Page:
The two dogs faced each other from across the sidewalk, like cowboys in a spaghetti western shootout. One was Milky, a 5-year-old fluffy white Coton de Tulear mix adopted by my fiance, Scott. The other was a comically fake stuffed dog on a leash handled by our trainer, Jamie Eaton of Spot On Training. It was the final evaluation in a series of tests to diagnose behavior problems in Milky and Milou, our other Coton de Tulear.
We approached Eaton and her “dog,” getting bewildered glances from the neighbors, and Milky began a familiar routine: straining at the leash, growling, then launching into full-blown meltdown mode, pulling and barking. Only when she was allowed to approach the stuffed dog did she calmly begin to sniff out the traditional dog greeting, right at the fake dog’s behind.
So how did we get to this point? Our dogs didn’t always act this way. Five years ago, Scott was given the dogs — the breed is a descendant of bichons whose name means “cotton” — when he was working as a French translator in Madagascar for a public health project. After they got their shots and flew home with him, Milky and Milou spent afternoons by the water in San Francisco, happily playing with other pups at the dog run.
But once they moved to Washington, Scott’s law school schedule left little time for dog parks. The pair grew suspicious of other dogs and didn’t greet them in their once-friendly way. They became the enemy of every Chihuahua and toy poodle on the block, even barking at dogs twice their size. After trying a few ineffective training methods on our own, we gave up and avoided other dogs, crossing the street if we saw one coming.
But city living is especially challenging when you have a difficult dog, so it was time to bring in a professional. Because our dogs were so reactive to other dogs, a class was out of the question. Instead, we sought a behavior consultation, a session with a professional trainer or animal behaviorist who diagnoses tricky problems that go beyond basic obedience and creates a behavior modification plan to change the dogs’ interactions. An added plus: The trainer or behaviorist comes to your home to assess the dog in its regular environment.
We chose Capitol Hill’s Spot On because of positive online reviews, proximity and price, and a conversation with owner Heather Morris, who explained the behavior consultation and its benefits.
Our behavior consultation with Eaton felt like therapy, or maybe confession. Our sins as dog owners came pouring out: the time they got in a spat with each other and Milou nipped Milky’s foot. How we used to let Milky sleep on the bed. Therapy is a common analogy among clients, said Eaton, who has even had clients cry during sessions.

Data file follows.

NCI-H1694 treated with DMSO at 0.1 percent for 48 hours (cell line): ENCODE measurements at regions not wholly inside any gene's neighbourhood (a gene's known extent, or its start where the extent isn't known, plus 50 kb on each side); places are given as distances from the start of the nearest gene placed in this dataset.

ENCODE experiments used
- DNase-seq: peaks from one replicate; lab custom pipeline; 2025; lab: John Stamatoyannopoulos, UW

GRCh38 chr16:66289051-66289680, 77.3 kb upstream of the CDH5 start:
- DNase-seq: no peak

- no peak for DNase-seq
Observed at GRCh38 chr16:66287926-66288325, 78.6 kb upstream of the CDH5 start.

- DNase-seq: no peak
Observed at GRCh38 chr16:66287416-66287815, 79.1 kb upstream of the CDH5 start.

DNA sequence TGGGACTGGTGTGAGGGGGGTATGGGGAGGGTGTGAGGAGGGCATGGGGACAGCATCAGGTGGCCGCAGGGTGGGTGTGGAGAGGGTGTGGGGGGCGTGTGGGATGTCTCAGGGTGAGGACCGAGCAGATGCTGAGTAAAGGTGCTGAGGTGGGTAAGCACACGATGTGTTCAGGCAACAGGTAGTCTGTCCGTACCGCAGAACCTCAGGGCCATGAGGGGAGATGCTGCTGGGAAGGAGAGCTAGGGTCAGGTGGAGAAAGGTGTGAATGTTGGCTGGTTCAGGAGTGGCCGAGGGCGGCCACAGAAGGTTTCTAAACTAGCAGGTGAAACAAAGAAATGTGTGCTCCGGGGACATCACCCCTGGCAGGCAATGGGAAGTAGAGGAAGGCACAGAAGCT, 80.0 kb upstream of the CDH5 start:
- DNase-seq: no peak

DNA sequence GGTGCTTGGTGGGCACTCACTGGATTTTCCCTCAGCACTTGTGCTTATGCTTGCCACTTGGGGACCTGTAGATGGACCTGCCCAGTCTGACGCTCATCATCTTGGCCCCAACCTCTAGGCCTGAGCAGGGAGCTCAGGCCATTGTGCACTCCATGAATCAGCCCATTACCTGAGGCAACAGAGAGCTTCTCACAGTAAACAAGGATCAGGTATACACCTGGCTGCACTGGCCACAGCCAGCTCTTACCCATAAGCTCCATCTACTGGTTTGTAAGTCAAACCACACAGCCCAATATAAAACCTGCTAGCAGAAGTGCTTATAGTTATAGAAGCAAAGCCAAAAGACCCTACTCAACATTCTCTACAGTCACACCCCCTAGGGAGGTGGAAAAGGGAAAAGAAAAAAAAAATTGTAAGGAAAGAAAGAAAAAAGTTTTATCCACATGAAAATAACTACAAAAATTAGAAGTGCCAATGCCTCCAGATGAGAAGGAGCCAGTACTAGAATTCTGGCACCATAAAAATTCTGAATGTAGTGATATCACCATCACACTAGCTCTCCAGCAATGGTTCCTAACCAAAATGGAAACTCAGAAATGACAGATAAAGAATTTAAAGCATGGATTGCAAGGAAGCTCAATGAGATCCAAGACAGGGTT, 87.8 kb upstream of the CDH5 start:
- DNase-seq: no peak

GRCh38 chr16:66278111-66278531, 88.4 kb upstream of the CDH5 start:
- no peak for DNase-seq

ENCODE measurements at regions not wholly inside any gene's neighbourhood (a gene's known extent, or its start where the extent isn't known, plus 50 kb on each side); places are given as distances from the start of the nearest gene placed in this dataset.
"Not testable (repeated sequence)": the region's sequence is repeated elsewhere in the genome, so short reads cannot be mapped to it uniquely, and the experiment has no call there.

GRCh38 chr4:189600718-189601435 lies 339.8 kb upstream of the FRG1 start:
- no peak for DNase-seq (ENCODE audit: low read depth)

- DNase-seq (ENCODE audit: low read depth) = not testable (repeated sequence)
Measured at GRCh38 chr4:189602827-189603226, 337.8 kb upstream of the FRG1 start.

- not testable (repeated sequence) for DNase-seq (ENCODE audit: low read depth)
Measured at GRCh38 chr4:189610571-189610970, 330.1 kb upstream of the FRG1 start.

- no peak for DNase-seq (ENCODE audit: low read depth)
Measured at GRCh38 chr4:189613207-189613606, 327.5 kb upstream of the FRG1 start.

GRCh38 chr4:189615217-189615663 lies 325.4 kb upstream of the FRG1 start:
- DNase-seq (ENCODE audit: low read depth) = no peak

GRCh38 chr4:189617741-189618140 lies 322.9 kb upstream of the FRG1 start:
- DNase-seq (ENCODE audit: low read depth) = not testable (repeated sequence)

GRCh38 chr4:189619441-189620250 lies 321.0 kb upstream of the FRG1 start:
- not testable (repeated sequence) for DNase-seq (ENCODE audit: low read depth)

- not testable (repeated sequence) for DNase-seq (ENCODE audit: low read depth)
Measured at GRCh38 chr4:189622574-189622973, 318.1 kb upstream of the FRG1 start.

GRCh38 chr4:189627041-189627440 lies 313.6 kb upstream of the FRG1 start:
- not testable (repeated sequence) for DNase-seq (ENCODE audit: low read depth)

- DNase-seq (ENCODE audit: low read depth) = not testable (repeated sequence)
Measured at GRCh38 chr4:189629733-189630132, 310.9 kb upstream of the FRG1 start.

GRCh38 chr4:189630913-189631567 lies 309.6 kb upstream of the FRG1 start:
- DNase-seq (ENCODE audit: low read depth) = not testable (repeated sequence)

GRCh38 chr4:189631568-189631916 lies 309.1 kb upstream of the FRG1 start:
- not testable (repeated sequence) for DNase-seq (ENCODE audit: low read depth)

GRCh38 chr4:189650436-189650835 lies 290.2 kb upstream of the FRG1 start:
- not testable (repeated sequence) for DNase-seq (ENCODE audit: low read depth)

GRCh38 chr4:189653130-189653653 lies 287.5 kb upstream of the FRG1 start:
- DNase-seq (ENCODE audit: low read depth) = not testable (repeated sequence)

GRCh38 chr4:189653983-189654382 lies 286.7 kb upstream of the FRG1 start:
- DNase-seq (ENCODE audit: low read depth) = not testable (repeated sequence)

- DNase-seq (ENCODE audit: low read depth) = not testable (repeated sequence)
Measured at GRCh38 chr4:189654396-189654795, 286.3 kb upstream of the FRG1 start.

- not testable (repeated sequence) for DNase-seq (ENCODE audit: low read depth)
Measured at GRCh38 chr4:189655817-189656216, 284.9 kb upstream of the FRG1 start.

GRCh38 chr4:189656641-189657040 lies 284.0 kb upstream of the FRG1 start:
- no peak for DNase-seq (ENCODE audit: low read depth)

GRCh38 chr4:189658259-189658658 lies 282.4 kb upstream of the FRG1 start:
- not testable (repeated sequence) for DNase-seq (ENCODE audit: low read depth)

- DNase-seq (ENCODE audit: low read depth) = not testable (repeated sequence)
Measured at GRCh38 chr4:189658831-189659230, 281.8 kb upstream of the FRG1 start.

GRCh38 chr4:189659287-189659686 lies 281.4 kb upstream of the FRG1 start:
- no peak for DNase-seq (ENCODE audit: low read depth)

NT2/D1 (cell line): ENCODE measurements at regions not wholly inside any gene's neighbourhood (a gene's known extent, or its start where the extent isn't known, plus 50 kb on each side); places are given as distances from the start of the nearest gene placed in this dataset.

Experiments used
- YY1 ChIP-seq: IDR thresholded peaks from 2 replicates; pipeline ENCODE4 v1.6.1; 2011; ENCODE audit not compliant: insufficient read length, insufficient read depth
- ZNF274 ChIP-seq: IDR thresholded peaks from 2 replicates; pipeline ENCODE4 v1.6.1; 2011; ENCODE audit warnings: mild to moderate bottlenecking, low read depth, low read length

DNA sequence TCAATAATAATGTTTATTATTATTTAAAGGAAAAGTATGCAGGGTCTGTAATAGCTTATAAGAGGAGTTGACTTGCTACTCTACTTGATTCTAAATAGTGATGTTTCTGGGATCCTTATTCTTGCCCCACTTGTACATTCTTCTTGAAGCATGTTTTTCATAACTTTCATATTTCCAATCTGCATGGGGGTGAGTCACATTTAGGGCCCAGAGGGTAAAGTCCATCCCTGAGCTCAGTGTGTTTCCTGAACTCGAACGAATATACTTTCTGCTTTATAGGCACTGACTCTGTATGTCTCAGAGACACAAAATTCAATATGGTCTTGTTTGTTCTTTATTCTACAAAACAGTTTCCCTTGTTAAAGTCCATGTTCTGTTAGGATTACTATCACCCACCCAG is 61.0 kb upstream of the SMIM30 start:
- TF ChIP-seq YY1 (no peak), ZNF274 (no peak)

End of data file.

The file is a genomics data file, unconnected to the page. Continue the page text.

“The dog is a member of their family,” she said. “They take it to heart and they get very upset if there’s some sort of behavioral issue, and they think that maybe it reflects upon them.”
Hilary Bolea, a certified professional dog trainer and owner of Old Town Dog Behavior, used to be a legislative assistant on the Hill, and she said her experience in politics has informed her work with dogs. In both of her professions, she said, “It’s all about persuading someone to do something they don’t want to do, in an area where they feel they know more than you. You have to leave enough of a window to let them believe they came up with the idea themselves.”
Training and desensitization, which gradually exposes the dog to its triggers to reduce sensitivity and fear, take time and patience on the owner’s part and require following instructions and doing your homework. Don’t expect your dog to be instantly changed, either.
“A big part of [training] is not exposing the dog to a situation where it’s going to fail,” said Mary Huntsberry, an associate certified applied animal behaviorist for Gaithersburg’s Helping Pets Behave.
“It’s not a quick fix, especially with dogs that are older. It’s a long-term relationship,” said Morris, “I’m a firm believer in wanting our clients to think of us as partners for life.”
Eaton gave us daily homework, which changed after each session. We clicker-trained our dogs for obedience commands, which taught them to associate a clicking sound with good behavior and treats. We created food puzzles for them by stuffing treats in toys, which alleviated their inactivity and boredom.
For our second session, Eaton brought Uka, her Newfoundland, who is 12 times the size of 10-pound Milky. For our dogs’ desensitization, Scott and I took turns letting each dog approach Uka and rewarded them with mini-meatballs whenever they paid attention to us instead of Eaton’s dog.
We aren’t far enough in our training yet to prevent Milky and Milou from barking at other dogs, but at least we’re able to get them to stop right away — a good sign of progress. We can tell they’re happier, and we better understand the way they think, too. It’s not uncommon for the owners to end up learning more than the dogs, Eaton said.
“Dogs . . . live in the moment. They don’t think about tomorrow, they don’t think about yesterday.” she said. “We could actually learn a lot from that.”